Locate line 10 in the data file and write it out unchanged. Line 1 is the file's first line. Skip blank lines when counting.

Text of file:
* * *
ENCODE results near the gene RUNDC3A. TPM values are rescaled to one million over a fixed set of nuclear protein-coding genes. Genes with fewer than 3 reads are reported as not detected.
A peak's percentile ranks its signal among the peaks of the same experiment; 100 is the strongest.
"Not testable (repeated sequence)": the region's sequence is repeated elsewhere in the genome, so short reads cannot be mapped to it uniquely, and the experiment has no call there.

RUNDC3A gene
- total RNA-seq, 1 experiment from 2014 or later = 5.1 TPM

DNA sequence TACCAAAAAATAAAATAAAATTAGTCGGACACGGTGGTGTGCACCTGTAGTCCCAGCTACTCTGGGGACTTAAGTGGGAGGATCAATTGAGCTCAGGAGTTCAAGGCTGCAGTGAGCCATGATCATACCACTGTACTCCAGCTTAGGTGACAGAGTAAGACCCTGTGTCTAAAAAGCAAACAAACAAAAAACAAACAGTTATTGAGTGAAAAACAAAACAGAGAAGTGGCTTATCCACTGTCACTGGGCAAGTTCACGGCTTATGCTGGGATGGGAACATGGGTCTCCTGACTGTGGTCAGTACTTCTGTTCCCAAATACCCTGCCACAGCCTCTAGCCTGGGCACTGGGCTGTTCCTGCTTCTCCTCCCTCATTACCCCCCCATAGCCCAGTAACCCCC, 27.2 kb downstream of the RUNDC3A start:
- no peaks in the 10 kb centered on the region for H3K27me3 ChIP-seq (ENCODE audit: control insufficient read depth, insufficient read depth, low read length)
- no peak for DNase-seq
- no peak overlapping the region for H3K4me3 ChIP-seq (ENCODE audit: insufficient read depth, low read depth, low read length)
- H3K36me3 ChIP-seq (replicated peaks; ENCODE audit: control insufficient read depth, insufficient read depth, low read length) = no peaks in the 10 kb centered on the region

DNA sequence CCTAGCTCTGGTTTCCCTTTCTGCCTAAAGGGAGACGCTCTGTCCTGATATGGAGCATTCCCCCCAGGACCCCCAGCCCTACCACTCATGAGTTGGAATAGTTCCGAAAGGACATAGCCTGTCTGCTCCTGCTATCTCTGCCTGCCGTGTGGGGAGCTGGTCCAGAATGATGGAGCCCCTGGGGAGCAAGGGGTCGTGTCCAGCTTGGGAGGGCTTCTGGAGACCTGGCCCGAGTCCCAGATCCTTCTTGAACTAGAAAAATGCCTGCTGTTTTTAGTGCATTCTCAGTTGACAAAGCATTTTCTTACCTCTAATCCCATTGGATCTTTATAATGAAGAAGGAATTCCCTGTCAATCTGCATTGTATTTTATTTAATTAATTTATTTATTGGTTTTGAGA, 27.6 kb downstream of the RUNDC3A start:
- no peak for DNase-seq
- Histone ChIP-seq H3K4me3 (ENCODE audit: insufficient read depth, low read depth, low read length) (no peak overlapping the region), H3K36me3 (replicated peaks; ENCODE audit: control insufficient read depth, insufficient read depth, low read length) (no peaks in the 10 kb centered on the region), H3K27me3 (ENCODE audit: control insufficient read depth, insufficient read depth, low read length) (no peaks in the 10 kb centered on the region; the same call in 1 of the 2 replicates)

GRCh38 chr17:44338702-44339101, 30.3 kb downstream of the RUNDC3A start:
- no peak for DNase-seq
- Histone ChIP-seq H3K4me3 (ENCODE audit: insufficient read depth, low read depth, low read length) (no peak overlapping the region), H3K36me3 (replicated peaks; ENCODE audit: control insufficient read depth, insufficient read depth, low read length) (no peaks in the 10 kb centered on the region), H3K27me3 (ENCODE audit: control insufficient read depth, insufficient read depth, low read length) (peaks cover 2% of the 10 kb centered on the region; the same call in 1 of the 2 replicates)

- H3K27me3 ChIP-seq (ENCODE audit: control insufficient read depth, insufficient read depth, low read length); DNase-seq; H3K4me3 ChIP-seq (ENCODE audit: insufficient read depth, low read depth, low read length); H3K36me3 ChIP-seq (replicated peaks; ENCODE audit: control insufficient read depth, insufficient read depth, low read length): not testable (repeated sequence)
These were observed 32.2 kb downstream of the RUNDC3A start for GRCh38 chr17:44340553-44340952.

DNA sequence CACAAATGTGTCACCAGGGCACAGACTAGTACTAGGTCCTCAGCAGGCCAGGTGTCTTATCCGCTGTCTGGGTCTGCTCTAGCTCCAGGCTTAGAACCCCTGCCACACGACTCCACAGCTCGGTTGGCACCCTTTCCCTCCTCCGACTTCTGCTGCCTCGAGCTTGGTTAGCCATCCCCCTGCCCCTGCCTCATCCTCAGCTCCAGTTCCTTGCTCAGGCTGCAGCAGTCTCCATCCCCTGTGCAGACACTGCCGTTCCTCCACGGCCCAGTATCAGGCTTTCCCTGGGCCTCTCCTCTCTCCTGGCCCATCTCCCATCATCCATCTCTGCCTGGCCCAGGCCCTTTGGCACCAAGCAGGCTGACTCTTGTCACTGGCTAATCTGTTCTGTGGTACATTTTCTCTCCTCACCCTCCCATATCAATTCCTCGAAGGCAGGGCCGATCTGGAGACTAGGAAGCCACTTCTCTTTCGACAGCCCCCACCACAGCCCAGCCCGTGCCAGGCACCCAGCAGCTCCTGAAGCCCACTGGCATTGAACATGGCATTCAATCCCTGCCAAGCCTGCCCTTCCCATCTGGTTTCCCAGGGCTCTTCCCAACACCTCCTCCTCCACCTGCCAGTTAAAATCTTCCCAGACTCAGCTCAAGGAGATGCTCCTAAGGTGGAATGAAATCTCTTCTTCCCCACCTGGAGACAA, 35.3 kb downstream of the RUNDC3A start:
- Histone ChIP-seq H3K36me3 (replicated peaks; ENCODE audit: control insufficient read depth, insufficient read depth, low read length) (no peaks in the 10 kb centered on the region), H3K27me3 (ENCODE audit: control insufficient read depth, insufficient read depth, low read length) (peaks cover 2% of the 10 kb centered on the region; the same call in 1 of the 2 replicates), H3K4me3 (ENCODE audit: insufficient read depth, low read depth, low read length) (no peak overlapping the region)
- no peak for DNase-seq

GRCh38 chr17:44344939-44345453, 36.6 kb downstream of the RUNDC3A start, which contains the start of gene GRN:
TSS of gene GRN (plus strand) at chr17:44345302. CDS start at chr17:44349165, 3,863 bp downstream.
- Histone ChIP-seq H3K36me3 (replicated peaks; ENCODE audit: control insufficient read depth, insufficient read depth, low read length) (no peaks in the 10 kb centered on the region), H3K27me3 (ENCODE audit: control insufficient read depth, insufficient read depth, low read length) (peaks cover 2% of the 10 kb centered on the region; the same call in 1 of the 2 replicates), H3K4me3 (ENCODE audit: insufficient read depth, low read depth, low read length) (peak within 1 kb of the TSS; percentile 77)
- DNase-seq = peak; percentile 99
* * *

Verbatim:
- H3K36me3 ChIP-seq (replicated peaks; ENCODE audit: control insufficient read depth, insufficient read depth, low read length) = no peaks in the 10 kb centered on the region